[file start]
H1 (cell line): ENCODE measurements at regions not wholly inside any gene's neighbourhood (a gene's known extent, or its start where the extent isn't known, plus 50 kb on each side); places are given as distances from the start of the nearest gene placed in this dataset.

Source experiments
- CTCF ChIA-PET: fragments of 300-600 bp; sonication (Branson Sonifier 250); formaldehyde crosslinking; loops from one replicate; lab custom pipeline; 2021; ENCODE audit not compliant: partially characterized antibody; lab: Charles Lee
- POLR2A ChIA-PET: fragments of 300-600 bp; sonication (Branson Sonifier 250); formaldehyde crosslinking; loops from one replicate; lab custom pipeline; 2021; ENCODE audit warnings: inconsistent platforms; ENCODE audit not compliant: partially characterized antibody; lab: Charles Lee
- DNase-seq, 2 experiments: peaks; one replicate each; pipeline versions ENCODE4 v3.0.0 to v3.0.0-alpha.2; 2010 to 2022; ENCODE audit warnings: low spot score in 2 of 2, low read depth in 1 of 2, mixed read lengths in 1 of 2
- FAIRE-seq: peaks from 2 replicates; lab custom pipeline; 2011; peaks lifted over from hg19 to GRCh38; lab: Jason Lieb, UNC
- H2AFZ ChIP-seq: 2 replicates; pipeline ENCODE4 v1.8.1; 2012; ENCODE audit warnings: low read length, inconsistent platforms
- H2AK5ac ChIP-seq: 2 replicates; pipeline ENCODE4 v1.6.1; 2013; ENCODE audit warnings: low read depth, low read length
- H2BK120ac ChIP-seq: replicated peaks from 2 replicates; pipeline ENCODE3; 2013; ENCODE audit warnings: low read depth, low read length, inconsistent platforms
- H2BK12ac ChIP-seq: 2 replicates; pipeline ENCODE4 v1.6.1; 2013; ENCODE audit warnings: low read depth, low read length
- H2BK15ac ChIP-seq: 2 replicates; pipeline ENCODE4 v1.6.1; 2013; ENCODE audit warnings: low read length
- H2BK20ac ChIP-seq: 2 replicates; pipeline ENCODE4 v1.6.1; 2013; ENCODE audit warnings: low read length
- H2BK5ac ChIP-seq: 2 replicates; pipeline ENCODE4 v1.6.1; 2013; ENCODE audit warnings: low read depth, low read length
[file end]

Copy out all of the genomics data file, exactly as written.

H1 (cell line): ENCODE measurements at regions not wholly inside any gene's neighbourhood (a gene's known extent, or its start where the extent isn't known, plus 50 kb on each side); places are given as distances from the start of the nearest gene placed in this dataset.

Source experiments
- CTCF ChIA-PET: fragments of 300-600 bp; sonication (Branson Sonifier 250); formaldehyde crosslinking; loops from one replicate; lab custom pipeline; 2021; ENCODE audit not compliant: partially characterized antibody; lab: Charles Lee
- POLR2A ChIA-PET: fragments of 300-600 bp; sonication (Branson Sonifier 250); formaldehyde crosslinking; loops from one replicate; lab custom pipeline; 2021; ENCODE audit warnings: inconsistent platforms; ENCODE audit not compliant: partially characterized antibody; lab: Charles Lee
- DNase-seq, 2 experiments: peaks; one replicate each; pipeline versions ENCODE4 v3.0.0 to v3.0.0-alpha.2; 2010 to 2022; ENCODE audit warnings: low spot score in 2 of 2, low read depth in 1 of 2, mixed read lengths in 1 of 2
- FAIRE-seq: peaks from 2 replicates; lab custom pipeline; 2011; peaks lifted over from hg19 to GRCh38; lab: Jason Lieb, UNC
- H2AFZ ChIP-seq: 2 replicates; pipeline ENCODE4 v1.8.1; 2012; ENCODE audit warnings: low read length, inconsistent platforms
- H2AK5ac ChIP-seq: 2 replicates; pipeline ENCODE4 v1.6.1; 2013; ENCODE audit warnings: low read depth, low read length
- H2BK120ac ChIP-seq: replicated peaks from 2 replicates; pipeline ENCODE3; 2013; ENCODE audit warnings: low read depth, low read length, inconsistent platforms
- H2BK12ac ChIP-seq: 2 replicates; pipeline ENCODE4 v1.6.1; 2013; ENCODE audit warnings: low read depth, low read length
- H2BK15ac ChIP-seq: 2 replicates; pipeline ENCODE4 v1.6.1; 2013; ENCODE audit warnings: low read length
- H2BK20ac ChIP-seq: 2 replicates; pipeline ENCODE4 v1.6.1; 2013; ENCODE audit warnings: low read length
- H2BK5ac ChIP-seq: 2 replicates; pipeline ENCODE4 v1.6.1; 2013; ENCODE audit warnings: low read depth, low read length